In the following months, the Greens' campaign suffered a series of setbacks, some of which were caused directly by Baerbock. In reaction, many party members and media commentators said that Habeck would have been the better choice for chancellor candidate. But Habeck showed great loyalty to Baerbock, repeatedly explaining in Germany's numerous TV talkshows why she is the fitting candidate. In the September elections, the Greens scored almost 15 percent of the vote – a record result, but a far cry from the party's high hopes.

Habeck hails from his party’s moderate wing. Jointly with Baerbock, he had rejected calls for more extreme climate policies in a bid to prevent alienating voters. This move underlined yet again that the German Greens have shed past radicalism to become a centrist party. They were already part of a federal government between 1998 and 2005, as a junior partner of the centre-left Social Democrats (SPD). The party also leads the government in the affluent state of Baden-Württemberg, home of carmakers Daimler and Porsche, where it has shown it can govern without alienating big business, and was recently re-elected.

Habeck, who always appears relaxed with his trademark unshaven look, has won plaudits for efficiently communicating details of economic and financial policies, and was often tipped to become Germany's next finance minister. But he had to cede this position to the leader of the pro-business Free Democrats (FDP), Christian Lindner, during the coalition negotiations.

Despite being branded a "super-ministry”, the department to be led by Habeck will not be quite as powerful as hoped for by the Greens, who had called for a right to veto other ministries' plans in case they are not compatible with the Paris Climate Agreement. This has been replaced by a less clearly defined "climate check" in the coalition agreement, merely requiring ministries to qualify and justify the climate impact of law proposals.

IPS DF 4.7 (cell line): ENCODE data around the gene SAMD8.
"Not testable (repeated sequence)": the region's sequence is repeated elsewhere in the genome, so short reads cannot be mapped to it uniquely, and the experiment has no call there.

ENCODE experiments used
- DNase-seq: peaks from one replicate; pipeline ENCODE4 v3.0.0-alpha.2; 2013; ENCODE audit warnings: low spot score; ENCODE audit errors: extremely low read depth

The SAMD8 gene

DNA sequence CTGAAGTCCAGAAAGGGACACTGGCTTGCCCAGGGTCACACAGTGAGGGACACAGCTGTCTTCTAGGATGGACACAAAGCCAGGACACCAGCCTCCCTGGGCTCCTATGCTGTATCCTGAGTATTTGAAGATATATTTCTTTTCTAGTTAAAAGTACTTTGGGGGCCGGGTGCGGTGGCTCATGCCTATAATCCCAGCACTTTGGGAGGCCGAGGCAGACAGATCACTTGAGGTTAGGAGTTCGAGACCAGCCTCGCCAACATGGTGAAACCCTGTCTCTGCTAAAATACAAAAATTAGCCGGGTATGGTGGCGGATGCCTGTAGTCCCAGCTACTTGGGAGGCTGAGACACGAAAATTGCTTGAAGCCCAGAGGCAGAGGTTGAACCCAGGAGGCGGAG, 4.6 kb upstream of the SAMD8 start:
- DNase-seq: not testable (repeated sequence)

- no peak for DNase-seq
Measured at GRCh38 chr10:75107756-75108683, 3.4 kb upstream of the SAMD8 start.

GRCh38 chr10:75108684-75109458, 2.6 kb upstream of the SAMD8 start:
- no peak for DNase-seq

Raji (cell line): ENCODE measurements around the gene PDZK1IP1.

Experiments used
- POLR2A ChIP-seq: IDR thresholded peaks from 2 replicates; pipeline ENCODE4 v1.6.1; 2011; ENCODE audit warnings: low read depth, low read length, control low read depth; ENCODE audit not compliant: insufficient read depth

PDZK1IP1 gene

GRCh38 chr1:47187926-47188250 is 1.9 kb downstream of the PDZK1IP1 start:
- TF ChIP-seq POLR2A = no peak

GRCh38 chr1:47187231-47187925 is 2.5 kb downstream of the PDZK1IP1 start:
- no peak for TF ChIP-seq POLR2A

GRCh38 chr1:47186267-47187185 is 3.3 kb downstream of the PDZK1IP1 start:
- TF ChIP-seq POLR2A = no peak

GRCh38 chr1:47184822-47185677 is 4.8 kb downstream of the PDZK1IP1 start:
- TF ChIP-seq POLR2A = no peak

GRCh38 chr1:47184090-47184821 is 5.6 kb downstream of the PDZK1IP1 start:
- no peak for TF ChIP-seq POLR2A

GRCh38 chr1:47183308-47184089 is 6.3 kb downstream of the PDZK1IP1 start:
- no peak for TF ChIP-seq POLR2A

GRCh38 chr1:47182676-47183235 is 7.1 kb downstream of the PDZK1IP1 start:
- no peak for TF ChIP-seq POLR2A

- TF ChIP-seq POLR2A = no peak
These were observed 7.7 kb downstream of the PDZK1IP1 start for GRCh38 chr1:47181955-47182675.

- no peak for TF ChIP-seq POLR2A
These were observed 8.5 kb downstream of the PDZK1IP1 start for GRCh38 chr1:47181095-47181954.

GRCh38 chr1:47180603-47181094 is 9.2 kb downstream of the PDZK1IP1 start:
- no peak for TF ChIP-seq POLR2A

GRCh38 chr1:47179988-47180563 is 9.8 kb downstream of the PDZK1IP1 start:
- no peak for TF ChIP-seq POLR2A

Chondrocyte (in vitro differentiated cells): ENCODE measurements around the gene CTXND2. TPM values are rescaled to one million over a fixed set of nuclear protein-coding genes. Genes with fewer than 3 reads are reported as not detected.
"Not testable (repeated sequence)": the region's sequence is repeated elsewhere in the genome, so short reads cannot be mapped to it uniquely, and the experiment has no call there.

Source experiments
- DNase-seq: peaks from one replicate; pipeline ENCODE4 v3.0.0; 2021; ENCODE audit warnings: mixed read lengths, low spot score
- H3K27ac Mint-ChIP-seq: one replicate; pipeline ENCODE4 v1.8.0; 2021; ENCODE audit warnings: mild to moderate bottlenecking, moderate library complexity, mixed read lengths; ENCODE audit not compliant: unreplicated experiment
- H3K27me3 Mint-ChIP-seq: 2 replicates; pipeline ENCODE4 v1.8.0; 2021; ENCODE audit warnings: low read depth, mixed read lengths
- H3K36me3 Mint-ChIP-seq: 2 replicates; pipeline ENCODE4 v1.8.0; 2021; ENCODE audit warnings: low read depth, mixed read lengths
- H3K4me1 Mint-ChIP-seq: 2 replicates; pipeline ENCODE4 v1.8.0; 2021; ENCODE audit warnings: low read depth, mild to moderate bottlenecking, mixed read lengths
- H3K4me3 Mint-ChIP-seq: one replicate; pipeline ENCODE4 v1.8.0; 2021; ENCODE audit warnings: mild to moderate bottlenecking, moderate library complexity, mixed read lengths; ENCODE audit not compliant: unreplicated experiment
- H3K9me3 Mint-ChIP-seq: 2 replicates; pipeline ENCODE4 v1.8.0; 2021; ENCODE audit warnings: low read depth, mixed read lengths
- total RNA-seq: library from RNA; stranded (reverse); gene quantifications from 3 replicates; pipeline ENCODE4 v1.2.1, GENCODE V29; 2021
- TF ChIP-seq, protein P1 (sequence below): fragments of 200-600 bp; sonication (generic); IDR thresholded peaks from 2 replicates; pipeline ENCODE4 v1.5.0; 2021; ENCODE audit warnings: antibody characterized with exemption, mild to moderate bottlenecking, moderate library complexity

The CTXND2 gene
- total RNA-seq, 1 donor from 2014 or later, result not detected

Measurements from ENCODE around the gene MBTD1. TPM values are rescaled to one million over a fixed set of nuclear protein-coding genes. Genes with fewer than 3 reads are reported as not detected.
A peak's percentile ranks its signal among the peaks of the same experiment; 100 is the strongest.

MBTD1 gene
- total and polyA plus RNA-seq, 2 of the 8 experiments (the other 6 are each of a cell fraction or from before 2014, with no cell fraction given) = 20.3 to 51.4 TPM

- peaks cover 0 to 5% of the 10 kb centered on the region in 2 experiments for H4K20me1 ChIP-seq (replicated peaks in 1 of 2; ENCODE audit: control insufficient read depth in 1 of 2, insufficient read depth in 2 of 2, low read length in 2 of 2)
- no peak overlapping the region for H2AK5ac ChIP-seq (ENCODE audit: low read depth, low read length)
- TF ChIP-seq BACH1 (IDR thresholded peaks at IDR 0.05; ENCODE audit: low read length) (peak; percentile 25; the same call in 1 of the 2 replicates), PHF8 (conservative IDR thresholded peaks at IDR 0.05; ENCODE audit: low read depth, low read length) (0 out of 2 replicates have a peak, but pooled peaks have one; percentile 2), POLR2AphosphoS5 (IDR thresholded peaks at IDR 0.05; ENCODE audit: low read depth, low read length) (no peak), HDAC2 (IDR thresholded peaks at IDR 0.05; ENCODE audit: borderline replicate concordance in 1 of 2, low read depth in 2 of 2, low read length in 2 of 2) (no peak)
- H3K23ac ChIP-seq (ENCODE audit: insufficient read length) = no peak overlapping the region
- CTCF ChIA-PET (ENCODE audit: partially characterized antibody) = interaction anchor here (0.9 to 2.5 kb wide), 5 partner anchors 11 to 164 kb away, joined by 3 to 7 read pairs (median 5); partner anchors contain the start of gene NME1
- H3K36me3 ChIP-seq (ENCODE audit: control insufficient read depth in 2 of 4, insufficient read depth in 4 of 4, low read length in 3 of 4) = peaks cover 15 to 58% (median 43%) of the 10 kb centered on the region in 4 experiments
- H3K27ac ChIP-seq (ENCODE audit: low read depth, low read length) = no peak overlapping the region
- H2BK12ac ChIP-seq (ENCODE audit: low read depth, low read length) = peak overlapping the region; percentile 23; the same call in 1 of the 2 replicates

"Trouble and strife lurk behind every bush"

Habeck started his professional life as a novelist after earning a doctorate in philosophy. Thanks to his gentle and likeable appearance, German media have characterised him as the perfect son-in-law. His stint as energy transition minister in Schleswig Holstein, one of Germany's most important wind power states – a wide-ranging job that also put him in charge of agriculture and fishery – gave him government experience, and his time there is generally seen as a success. In this role, Habeck showed that he can effectively reach out to non-green voters from all walks of life – whether fishermen, soldiers, or businesspeople.

Habeck knows that his much-lauded communication skills will be key to turning his tenure as a "super minister" into a success. "Climate neutrality is a gigantic transformation project, with immense change and imposition, that has to be moderated," he told the Süddeutsche Zeitung, adding he expected tough negotiations on the way. "Trouble and strife lurk behind every bush […] It's about facing up to it and resolving conflicts. That is why I would like to lead the Ministry of Economy and Climate."